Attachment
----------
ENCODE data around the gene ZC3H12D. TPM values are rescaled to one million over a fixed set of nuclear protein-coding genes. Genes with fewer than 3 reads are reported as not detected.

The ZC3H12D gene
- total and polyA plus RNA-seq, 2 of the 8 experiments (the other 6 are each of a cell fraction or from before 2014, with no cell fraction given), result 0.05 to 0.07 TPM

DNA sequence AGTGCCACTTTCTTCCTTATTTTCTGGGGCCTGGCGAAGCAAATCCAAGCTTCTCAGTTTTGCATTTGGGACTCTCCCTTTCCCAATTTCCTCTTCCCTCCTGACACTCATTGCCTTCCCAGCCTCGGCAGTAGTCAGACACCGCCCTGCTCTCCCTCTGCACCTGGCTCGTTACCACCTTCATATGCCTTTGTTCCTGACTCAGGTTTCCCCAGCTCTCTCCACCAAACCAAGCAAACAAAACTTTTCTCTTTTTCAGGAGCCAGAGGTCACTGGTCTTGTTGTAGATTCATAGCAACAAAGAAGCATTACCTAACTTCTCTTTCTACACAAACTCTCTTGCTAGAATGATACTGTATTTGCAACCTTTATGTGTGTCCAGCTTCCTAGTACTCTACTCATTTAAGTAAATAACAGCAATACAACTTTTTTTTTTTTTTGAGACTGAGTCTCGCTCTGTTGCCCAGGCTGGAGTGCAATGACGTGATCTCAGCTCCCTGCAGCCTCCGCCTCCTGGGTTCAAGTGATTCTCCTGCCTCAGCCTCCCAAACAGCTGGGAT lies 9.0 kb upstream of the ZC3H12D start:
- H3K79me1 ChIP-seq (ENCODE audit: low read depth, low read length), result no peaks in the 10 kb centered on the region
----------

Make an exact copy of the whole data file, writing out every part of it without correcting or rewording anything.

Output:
ENCODE data around the gene ZC3H12D. TPM values are rescaled to one million over a fixed set of nuclear protein-coding genes. Genes with fewer than 3 reads are reported as not detected.

The ZC3H12D gene
- total and polyA plus RNA-seq, 2 of the 8 experiments (the other 6 are each of a cell fraction or from before 2014, with no cell fraction given), result 0.05 to 0.07 TPM

DNA sequence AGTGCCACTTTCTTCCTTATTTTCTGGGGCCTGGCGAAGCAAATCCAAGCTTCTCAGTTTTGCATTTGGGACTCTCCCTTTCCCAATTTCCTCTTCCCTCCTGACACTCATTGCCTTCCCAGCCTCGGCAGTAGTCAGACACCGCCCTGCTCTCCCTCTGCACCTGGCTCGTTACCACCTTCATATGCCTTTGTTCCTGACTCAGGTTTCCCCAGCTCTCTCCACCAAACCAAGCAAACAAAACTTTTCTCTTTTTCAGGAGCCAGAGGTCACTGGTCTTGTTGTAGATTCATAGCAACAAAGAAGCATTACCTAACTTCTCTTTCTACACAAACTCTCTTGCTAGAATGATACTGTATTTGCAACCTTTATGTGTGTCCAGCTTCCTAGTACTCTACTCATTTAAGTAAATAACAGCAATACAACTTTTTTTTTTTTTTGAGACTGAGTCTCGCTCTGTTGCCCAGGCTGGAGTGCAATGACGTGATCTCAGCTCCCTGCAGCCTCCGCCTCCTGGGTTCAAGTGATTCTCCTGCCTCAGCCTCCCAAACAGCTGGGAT lies 9.0 kb upstream of the ZC3H12D start:
- H3K79me1 ChIP-seq (ENCODE audit: low read depth, low read length), result no peaks in the 10 kb centered on the region